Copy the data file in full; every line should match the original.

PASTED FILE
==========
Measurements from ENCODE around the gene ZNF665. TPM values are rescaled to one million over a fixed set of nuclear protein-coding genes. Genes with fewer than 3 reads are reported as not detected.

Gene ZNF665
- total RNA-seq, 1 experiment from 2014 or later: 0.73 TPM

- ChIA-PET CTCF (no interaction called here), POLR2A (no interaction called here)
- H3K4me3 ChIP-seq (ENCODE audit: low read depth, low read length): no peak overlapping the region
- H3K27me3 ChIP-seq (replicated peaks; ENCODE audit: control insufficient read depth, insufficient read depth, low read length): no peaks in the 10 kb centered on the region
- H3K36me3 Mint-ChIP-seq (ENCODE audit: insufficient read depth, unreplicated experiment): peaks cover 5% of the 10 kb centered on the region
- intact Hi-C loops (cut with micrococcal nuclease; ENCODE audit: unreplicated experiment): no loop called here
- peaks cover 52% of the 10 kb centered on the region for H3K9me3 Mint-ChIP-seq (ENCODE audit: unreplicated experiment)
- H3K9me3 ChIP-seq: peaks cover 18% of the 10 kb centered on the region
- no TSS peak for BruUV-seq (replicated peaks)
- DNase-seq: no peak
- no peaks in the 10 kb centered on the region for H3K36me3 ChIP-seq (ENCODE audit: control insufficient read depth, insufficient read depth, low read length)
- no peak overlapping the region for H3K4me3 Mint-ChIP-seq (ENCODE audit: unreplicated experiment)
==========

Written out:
Measurements from ENCODE around the gene ZNF665. TPM values are rescaled to one million over a fixed set of nuclear protein-coding genes. Genes with fewer than 3 reads are reported as not detected.

Gene ZNF665
- total RNA-seq, 1 experiment from 2014 or later: 0.73 TPM

- ChIA-PET CTCF (no interaction called here), POLR2A (no interaction called here)
- H3K4me3 ChIP-seq (ENCODE audit: low read depth, low read length): no peak overlapping the region
- H3K27me3 ChIP-seq (replicated peaks; ENCODE audit: control insufficient read depth, insufficient read depth, low read length): no peaks in the 10 kb centered on the region
- H3K36me3 Mint-ChIP-seq (ENCODE audit: insufficient read depth, unreplicated experiment): peaks cover 5% of the 10 kb centered on the region
- intact Hi-C loops (cut with micrococcal nuclease; ENCODE audit: unreplicated experiment): no loop called here
- peaks cover 52% of the 10 kb centered on the region for H3K9me3 Mint-ChIP-seq (ENCODE audit: unreplicated experiment)
- H3K9me3 ChIP-seq: peaks cover 18% of the 10 kb centered on the region
- no TSS peak for BruUV-seq (replicated peaks)
- DNase-seq: no peak
- no peaks in the 10 kb centered on the region for H3K36me3 ChIP-seq (ENCODE audit: control insufficient read depth, insufficient read depth, low read length)
- no peak overlapping the region for H3K4me3 Mint-ChIP-seq (ENCODE audit: unreplicated experiment)